To find out more information, check the Tasmania Government's website.

WA stamp duty exemptions and concessions

  • First home buyers. There are stamp duty exemptions and concessions available to first home buyers in WA when they purchase a property as their primary residence. Whether you qualify for an exemption or a concession will depend on the property's value.
  • Family farms. If you're using the property for the purpose of primary production, you are free to transfer the property to another family member and are exempt from stamp duty.
  • Transfers between spouses. You can apply for a stamp duty exemption if you're transferring a primary residence between married spouses or de facto partners of two years. This applies whether you're transferring from a sole owner to both spouses or from both spouses into a sole owner.

To find out more information, check the WA Government's website.

NT stamp duty exemptions and concessions

  • Territory Home Owner Discount. If you're buying or building a home or purchasing land to build on, you may be entitled to a concession on your stamp duty. This discount is available to all purchasers in NT as long as you live in it for at least six months, and the contract date is before 30 June 2021.
  • Seniors, pensioners and carers. If you're over 60 years of age or are a member of the NT Concessions Scheme, you may be eligible for a concession on stamp duty. This concession is available on the purchase of a property or land on which you intend to build a house to live.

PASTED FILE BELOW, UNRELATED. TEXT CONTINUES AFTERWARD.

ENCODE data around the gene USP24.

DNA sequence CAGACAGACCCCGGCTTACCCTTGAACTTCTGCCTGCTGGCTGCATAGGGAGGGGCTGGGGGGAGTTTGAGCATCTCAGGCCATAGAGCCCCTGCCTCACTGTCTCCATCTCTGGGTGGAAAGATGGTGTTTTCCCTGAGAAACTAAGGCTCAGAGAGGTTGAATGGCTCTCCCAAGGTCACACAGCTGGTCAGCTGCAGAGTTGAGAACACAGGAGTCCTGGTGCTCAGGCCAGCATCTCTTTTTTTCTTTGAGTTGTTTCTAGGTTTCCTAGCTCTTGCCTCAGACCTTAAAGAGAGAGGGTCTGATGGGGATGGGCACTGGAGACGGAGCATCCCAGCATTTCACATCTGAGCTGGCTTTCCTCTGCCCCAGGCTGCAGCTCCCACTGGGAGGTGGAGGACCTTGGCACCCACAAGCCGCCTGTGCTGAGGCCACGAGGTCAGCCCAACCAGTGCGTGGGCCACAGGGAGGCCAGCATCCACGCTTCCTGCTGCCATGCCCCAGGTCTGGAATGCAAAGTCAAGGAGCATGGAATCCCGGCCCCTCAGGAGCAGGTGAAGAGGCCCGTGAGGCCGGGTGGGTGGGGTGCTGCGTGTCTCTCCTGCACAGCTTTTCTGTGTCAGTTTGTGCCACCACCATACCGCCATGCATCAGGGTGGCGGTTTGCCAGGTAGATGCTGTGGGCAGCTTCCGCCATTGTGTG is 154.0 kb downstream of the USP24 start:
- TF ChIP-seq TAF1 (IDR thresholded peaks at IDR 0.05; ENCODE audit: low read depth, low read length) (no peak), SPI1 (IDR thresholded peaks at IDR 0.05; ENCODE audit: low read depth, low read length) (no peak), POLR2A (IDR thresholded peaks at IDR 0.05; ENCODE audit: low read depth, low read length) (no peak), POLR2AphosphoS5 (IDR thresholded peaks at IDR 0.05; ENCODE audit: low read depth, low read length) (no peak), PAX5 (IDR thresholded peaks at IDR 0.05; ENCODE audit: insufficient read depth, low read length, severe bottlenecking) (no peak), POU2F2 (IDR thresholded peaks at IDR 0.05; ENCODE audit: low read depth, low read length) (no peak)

• Transfer between family members. Some stamp duty exemptions are available when transferring the family or marital home or farm between family members. 
  • Deceased estates. If the transfer is happening for the purpose of fulfilling the instructions of a will from a deceased estate, it is exempt from stamp duty.
  • Transfer between trustees. If the property is owned by a trustee or company and the owner needs to be transferred due to death or dissolution, there's a stamp duty exemption.

For more information, check the NT Government's website.

How to apply for stamp duty exemptions?

To apply for any of the above exemptions or concessions, it's recommended that you speak to your solicitor or conveyancer as they can advise you which ones fit your circumstances. You can apply directly through your state or territory governments website.

Each state and territory manages stamp duty individually. To get an idea of how much stamp duty you may be asked to pay, use Yard's stamp duty calculator.